Haley Millet, a graduate student in Global Health and Global Studies FLAS Fellow in Swahili, writes from Tanzania:

“Last Friday, I completed my Kiswahili course at the University of Dar es Salaam. Every day for the last six weeks I went to class for four hours to study intermediate Kiswahili with my two teachers, Mohamed and Kindole. I happened to be the only student in the class so we got to know each other pretty well. While this made for the student-teacher ratio your mom always dreamed of, it also made for a pretty intensive study.

​By the end I was analyzing Kiswahili poems and writing literary essays in Kiswahili.  Every morning for the last week or so I was sucked into a wormhole and spit out inside my senior high school English class, except not a single thing was happening in English.  The time warp was definitely worth it and I learned a lot and I am so thankful to my teachers. Some of what I learned was actual Kiswahili, and some of it was realizations about language in general.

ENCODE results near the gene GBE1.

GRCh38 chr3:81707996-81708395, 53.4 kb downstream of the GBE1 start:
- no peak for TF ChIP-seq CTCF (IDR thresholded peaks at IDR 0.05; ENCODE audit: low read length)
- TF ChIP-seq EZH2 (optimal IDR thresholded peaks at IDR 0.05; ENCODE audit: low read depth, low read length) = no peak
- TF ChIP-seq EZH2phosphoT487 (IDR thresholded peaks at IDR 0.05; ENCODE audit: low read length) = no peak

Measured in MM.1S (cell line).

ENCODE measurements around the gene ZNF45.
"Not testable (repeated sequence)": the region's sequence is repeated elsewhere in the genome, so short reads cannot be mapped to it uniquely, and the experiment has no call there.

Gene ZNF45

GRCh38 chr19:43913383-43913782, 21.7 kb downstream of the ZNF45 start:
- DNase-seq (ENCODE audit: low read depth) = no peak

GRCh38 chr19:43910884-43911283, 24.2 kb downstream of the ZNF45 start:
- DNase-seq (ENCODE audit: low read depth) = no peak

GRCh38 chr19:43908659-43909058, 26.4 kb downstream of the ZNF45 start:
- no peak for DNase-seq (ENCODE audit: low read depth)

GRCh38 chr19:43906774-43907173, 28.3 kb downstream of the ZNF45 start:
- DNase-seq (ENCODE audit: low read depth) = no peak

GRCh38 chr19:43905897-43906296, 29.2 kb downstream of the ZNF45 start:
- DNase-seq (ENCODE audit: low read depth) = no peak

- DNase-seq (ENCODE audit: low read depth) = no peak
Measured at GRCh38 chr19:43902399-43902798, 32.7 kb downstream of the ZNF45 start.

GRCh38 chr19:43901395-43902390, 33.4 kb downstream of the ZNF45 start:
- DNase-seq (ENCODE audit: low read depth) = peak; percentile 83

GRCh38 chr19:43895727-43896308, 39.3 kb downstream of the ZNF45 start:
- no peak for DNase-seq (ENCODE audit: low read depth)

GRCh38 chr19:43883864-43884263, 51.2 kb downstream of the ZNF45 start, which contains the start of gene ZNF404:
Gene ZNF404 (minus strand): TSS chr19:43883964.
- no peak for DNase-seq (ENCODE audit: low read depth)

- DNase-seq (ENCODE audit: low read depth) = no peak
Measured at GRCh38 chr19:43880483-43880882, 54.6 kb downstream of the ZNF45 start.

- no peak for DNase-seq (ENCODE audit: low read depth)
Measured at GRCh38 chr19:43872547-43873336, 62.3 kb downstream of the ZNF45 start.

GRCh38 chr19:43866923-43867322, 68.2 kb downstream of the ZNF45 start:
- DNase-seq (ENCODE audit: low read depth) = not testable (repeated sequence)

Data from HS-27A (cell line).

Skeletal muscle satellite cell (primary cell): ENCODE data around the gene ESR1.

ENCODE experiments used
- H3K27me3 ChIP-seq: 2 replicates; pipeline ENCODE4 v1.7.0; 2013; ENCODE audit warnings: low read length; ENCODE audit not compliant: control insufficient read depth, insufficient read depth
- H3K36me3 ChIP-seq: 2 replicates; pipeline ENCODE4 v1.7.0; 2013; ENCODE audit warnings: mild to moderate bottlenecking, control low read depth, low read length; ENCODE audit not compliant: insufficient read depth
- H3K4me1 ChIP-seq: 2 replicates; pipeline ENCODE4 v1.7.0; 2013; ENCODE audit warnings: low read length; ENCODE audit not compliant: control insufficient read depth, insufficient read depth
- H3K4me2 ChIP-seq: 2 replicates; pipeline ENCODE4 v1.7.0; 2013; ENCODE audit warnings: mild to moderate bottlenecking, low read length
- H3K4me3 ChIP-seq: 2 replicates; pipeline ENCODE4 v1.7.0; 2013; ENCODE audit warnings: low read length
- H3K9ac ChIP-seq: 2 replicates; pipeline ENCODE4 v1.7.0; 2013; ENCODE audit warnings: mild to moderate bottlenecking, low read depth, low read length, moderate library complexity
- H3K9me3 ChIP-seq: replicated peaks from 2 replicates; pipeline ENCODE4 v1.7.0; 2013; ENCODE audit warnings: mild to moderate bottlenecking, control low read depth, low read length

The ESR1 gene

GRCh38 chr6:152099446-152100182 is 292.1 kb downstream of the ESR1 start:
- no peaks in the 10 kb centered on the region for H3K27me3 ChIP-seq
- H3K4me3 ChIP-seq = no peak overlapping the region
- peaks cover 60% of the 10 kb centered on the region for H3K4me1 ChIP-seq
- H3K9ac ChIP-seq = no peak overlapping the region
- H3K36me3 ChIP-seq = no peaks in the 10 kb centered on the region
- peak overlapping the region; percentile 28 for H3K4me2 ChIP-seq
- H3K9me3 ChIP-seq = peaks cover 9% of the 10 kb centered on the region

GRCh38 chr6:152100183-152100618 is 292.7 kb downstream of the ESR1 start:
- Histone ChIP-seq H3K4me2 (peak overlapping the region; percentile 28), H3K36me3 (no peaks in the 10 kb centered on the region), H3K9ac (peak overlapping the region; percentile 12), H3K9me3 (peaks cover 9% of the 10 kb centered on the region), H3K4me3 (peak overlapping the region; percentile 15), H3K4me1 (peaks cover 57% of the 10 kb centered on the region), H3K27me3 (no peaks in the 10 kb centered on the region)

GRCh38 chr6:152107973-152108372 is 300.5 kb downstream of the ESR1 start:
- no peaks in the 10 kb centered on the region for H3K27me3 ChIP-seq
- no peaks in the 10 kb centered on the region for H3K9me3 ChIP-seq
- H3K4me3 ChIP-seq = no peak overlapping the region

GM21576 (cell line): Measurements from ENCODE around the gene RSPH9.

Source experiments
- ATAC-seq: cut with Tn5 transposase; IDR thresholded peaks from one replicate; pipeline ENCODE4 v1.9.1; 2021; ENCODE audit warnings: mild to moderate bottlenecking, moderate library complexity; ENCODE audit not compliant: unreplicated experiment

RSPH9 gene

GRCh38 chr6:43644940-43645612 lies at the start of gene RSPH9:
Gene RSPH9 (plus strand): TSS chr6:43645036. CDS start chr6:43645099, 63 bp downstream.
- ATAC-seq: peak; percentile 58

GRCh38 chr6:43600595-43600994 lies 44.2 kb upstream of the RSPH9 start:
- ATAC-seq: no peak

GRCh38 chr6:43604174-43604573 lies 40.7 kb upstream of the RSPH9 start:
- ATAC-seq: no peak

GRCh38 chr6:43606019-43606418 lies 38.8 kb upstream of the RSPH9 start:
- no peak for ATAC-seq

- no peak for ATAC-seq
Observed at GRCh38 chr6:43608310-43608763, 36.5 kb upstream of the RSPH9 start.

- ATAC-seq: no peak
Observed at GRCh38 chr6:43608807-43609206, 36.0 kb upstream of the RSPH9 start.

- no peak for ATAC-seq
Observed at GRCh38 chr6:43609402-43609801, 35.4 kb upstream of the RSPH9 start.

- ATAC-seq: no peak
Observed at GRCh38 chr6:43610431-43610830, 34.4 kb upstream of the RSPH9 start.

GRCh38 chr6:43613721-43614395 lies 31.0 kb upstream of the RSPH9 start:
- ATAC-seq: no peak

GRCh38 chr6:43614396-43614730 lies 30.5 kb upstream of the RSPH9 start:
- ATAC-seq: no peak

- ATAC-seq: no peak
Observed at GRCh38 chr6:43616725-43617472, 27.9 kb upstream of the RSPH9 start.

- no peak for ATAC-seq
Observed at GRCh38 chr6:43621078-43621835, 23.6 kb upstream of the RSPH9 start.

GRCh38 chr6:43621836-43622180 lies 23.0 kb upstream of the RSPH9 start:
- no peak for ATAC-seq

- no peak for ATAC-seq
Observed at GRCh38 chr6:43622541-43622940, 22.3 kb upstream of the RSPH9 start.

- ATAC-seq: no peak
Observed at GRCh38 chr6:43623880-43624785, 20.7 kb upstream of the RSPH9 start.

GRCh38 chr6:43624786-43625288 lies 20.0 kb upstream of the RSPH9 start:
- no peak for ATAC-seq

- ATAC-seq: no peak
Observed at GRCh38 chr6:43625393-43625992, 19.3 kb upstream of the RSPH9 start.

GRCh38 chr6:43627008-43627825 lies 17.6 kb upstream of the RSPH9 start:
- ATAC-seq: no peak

Right now, I have the impression that Kiswahili is a really verb-centric language. Ideas are expressed in a way that hinges not on the nouns but rather what the nouns are doing, even if the noun is a rock. Verbs in Kiswahili are so rich that you can say in one verb what it takes five different words to say in English. For example, anawasimulia means she is telling them a story. There are 21 different affixes and suffixes that you can stick onto verbs in various places to make your nouns do various things, and those are just the ones I’ve learned so far."

Read Hailey's full post